Claudia Card got her undergraduate degree in philosophy from UW-Madison and has taught the subject at her alma mater since 1966 following a four-year detour for graduate school at Harvard. She has taught the same course, introduction to ethics, to generations of Badgers. The internationally known scholar and Pardeeville native shares a West Side house with cats Persia and Mischief. She’s recovering from treatment for lung cancer, which doctors discovered last spring while treating her for pneumonia.
Who’s the MVP (most valuable philosopher) in your life?
For me, it’s been John Rawls. I went to Harvard to study with him. As a teacher he did not do what most of our contemporaries did, which was to try to poke holes in other people’s arguments. He would build on what he thought was right with someone’s ideas. He was just a total gentleman in that way.
You’re working on your third book about evil. How did you come to study the topic?
I realized around the end of the 1990s that I had been teaching about particular kinds of evil throughout my career. So I thought, ‘You know, why not just confront as a philosopher this concept of evil?’”
Is there more evil in the world today than in earlier generations?
I don’t know how you’d answer that because so many evils, like rape for example, are underreported. I don’t believe that evils have increased or decreased because I don’t have evidence for either. What’s plausible to me is that they take new forms as technology advances.
Do you have a favorite breakfast?
What I love to do is make a big cheese and spinach soufflé, and then have a big puffy spoonful of it every morning. I make waffles to go with that. I also have a bowl of fruit: blueberries and bananas.
Do you follow other daily routines?
Now I do because I’m a cancer survivor. On June 26, I had lung surgery, and less than a month later I started a rigorous program of chemotherapy that ended in mid-October. In order to survive this process, I’ve had to have daily routines. Right now, I’m doing cardio exercises, physical therapy and even singing exercises.
Somebody told me that if you just sing for 10 minutes a day, it helps to strengthen your lungs. Next semester I’m back on full-time teaching. I have to lecture to 100 students. I don’t like using a microphone. I’m kind of in training for that.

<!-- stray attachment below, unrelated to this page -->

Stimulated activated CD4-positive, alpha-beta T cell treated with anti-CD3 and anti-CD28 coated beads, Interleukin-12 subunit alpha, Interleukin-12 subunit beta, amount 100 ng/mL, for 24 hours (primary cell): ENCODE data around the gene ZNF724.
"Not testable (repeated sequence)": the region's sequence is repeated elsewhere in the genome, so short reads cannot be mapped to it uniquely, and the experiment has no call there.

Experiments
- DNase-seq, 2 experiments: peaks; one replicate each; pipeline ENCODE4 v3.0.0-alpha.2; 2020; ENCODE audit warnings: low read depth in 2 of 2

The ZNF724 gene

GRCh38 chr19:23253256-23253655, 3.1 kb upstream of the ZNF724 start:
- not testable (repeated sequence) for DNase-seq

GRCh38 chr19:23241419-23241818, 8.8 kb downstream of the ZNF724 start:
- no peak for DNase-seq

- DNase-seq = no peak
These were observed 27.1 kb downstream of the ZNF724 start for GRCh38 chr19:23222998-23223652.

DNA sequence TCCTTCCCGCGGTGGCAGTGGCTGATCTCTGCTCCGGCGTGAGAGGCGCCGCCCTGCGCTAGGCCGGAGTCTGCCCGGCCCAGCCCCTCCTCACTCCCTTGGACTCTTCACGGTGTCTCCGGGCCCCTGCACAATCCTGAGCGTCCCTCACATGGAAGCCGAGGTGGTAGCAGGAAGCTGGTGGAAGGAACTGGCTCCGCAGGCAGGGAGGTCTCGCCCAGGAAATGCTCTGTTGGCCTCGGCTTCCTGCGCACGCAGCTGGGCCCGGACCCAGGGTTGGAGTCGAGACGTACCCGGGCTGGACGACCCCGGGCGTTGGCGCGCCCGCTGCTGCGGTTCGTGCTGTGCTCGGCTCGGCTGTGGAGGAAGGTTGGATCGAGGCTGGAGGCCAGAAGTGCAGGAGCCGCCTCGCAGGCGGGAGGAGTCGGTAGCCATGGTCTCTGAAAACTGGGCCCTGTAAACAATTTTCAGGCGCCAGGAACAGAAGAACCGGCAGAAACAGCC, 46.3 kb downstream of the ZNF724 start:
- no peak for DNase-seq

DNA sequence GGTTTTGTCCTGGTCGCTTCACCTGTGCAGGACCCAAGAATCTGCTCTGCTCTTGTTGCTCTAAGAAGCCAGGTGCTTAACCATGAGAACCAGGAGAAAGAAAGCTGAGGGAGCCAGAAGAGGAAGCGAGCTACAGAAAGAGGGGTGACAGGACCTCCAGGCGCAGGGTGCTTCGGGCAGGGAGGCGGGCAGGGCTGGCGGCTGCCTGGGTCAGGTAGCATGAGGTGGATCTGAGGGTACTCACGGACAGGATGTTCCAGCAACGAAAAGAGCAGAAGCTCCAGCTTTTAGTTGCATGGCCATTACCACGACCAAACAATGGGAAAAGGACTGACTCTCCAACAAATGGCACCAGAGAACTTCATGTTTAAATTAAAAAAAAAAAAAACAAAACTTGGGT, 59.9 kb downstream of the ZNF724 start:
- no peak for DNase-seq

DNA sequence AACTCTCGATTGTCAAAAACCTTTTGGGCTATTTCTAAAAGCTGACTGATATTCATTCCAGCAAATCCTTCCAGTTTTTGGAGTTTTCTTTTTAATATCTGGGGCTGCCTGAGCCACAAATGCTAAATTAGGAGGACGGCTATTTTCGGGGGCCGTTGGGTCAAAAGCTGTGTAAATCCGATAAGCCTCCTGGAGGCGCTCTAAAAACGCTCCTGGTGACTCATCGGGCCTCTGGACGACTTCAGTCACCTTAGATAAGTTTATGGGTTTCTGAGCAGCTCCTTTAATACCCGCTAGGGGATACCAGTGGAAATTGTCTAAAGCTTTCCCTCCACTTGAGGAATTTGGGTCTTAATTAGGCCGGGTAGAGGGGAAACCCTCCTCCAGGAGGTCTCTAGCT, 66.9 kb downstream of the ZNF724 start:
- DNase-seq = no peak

What songs do you sing?
I start with, “Oh, What a Beautiful Morning.” I whistle a happy tune, (then sing) “Do Re Mi” from “Sound of Music.” The last one is also from the “Sound Of Music”: “Edelweiss.” If I do each of those songs three times, that takes up most of 10 minutes.
I saw you’ve published papers arguing that lesbians and gays should oppose marriage.
I’ve been an out, in-your-face lesbian on campus since the middle 1970s. People would expect me to be for gay marriage. Well, I’m against discrimination, but I’m also highly critical of the institution of marriage.
What sports do you like?
Women’s basketball and volleyball. I’ve had season tickets for 20 years. I love it when I have a member of either of those teams in my classes.
In your career, did you ever think of doing anything else?
I started out as a chemistry major at UW-Madison. After the first semester I knew that the math was going to make it so unpleasant for me. I discovered philosophy and I liked it so much that I wanted to take more philosophy courses than anything else. Fortunately I had an excellent adviser, Marcus Singer, who wrote me letters of recommendation. That’s how I got into Harvard. I’ve just loved being a professor. I think it’s a great life.
Have your recent health problems changed your philosophy about life?
Not really. It’s got me to going back and reliving and remembering various periods of my life. But I don’t think it’s had an impact on my philosophical views. I’ve always been a little on the optimistic side, which I’d say is an advantage in a situation like this.
— Interview by Dan Simmons